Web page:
One in three women is affected by urinary incontinence, or urinary leakage. Although there are different forms of incontinence, stress urinary incontinence is the most common.
Although this is a condition that can affect women at any age, from young athletes to women who are entering menopause, women are more likely to be affected by it as they age. But don’t be fooled—you don’t have to accept it as a normal part of aging.
“Many women believe that urinary incontinence is just another symptom of aging and can be hesitant to talk to their doctor about it, but this isn’t a condition that you have to live with,” explains C Sage Claydon, MD, urogynecologist at Paoli Hospital and Riddle Hospital. “There are treatment options available for urinary incontinence.”
Causes of Stress Urinary Incontinence
Stress urinary incontinence (SUI) is typically a result of physical changes over the course of a woman’s lifetime. Over the course of time, this series of changes results in weakened pelvic muscles, which impairs the urethra from closing completely. This results in a leakage of urine during everyday activities that put pressure on the bladder, like sneezing, laughing, coughing, or lifting.
“For women with SUI, urinary leakage during these activities can range from a few drops of urine to a steady stream,” says Dr. Claydon. “There is no ‘normal’ amount of urinary leakage. If you’re experiencing any leakage, talk to your physician about your symptoms.”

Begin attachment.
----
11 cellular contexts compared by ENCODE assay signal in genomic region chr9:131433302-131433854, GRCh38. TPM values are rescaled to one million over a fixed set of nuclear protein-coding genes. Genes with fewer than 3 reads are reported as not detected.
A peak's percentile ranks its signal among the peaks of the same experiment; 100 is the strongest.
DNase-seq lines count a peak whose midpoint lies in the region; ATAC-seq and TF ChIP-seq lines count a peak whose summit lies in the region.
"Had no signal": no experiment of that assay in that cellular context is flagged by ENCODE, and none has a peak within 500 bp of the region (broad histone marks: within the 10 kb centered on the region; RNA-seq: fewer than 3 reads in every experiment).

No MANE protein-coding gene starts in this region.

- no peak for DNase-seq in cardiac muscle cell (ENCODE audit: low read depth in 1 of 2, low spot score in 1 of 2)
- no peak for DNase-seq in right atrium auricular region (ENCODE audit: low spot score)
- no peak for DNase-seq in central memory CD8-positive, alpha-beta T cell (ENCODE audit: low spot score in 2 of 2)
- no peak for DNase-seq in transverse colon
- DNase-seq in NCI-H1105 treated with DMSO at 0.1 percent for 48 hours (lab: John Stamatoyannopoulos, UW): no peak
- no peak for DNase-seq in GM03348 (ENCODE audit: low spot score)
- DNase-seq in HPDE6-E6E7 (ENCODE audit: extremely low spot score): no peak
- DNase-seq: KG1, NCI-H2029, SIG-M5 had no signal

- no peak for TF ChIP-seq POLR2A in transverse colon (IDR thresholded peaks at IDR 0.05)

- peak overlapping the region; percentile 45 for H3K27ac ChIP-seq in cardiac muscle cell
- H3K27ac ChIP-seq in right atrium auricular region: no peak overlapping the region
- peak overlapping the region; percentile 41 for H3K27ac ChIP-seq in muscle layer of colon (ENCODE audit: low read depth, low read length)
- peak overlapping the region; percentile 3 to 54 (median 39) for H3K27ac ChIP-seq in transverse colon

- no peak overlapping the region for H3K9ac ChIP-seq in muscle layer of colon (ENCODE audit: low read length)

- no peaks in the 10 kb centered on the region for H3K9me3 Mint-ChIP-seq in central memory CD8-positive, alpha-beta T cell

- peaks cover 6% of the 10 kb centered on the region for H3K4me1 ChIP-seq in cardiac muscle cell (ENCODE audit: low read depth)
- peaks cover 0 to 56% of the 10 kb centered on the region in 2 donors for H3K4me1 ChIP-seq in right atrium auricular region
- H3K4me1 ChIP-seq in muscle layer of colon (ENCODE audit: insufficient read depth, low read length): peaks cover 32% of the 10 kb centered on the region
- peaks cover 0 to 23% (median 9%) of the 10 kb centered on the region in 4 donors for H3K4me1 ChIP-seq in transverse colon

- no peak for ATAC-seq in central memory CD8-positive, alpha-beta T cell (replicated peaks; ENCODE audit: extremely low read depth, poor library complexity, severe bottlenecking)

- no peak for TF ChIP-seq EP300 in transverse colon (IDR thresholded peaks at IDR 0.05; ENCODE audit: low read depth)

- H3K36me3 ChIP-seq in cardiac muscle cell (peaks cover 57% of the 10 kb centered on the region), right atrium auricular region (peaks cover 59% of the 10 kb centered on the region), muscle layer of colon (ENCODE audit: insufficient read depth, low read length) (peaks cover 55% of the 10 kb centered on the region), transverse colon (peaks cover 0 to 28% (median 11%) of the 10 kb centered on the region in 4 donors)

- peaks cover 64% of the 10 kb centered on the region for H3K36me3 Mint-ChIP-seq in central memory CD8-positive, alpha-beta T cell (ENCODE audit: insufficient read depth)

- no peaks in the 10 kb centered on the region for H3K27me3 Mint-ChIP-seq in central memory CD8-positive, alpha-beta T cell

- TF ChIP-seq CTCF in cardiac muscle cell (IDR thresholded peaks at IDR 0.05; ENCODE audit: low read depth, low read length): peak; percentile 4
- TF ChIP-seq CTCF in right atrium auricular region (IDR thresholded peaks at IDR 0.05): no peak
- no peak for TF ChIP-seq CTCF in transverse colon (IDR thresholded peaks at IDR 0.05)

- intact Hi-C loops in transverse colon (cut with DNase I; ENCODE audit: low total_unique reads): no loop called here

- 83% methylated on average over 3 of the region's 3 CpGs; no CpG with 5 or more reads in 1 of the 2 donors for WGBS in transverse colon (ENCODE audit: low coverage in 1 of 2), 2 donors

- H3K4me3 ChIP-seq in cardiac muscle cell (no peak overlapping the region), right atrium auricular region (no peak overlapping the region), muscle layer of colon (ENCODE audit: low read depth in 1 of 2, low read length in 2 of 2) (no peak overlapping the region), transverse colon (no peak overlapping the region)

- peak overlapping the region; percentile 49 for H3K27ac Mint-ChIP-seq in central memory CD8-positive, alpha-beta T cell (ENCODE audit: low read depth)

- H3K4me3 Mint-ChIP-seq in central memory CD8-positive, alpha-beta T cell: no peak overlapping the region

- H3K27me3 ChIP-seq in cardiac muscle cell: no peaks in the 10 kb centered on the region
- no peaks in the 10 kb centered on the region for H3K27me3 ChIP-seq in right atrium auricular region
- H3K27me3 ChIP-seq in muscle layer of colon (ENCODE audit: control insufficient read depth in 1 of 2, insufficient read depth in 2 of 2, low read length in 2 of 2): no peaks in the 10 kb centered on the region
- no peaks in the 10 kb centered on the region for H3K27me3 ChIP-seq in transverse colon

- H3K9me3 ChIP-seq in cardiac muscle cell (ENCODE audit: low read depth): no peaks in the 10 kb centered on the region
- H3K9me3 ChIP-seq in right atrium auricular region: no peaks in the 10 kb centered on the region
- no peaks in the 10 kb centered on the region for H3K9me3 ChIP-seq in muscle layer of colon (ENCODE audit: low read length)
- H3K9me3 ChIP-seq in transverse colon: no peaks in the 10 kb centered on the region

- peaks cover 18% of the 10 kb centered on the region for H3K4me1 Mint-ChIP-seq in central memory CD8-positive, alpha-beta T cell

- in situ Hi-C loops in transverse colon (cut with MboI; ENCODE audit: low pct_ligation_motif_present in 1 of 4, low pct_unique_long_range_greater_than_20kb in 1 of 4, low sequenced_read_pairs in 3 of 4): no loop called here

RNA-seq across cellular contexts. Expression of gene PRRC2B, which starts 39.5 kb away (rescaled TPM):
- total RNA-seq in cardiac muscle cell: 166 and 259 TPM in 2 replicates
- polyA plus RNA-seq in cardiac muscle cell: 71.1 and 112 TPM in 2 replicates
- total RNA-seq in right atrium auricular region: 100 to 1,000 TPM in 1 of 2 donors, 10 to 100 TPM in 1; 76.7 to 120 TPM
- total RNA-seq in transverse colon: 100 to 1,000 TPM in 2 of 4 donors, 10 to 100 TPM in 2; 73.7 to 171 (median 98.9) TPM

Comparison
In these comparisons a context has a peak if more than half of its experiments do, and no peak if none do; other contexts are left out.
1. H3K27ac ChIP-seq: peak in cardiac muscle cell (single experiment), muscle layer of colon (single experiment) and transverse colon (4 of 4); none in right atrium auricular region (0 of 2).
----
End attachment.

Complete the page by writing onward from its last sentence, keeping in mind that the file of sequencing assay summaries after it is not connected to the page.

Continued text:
Although physical changes are the most common culprits for SUI, other lifestyle factors can worsen your symptoms. Obesity, smoking, and high-impact activities like over the course of many years are some contributing factors.
Treatment for Stress Urinary Incontinence
Depending on the severity of your SUI, your physician can help determine what treatment option is best for you. For mild cases, your symptoms may be easily addressed through healthy lifestyle changes, scheduled trips to the restroom, controlled fluid consumption, or Kegel exercises, which strengthen the pelvic floor muscles and urinary sphincter.
“Some women experience relief just from a combination of these lifestyle changes and pelvic floor exercises. But for women who are still experiencing symptoms, there are other options available that provide long-term relief,” says Dr. Claydon.
Women with moderate symptoms of SI may benefit from the use of devices like a vaginal pessary or pelvic floor muscle trainer. For women with more severe symptoms of SI, surgical options are available. Your physician can help you determine which procedure is best for you.
The bottom line: You don’t have to live with leakage, says Dr. Claydon.
“Many women might be embarrassed to talk about the topic of urinary leakage, but there are treatment options available. Don’t hesitate to talk to your doctor.”
Main Line Health offers one of the largest and most comprehensive treatment programs for female pelvic disorders in the Philadelphia area. Visit our website to learn more about our female pelvic medicine and reconstructive surgery services.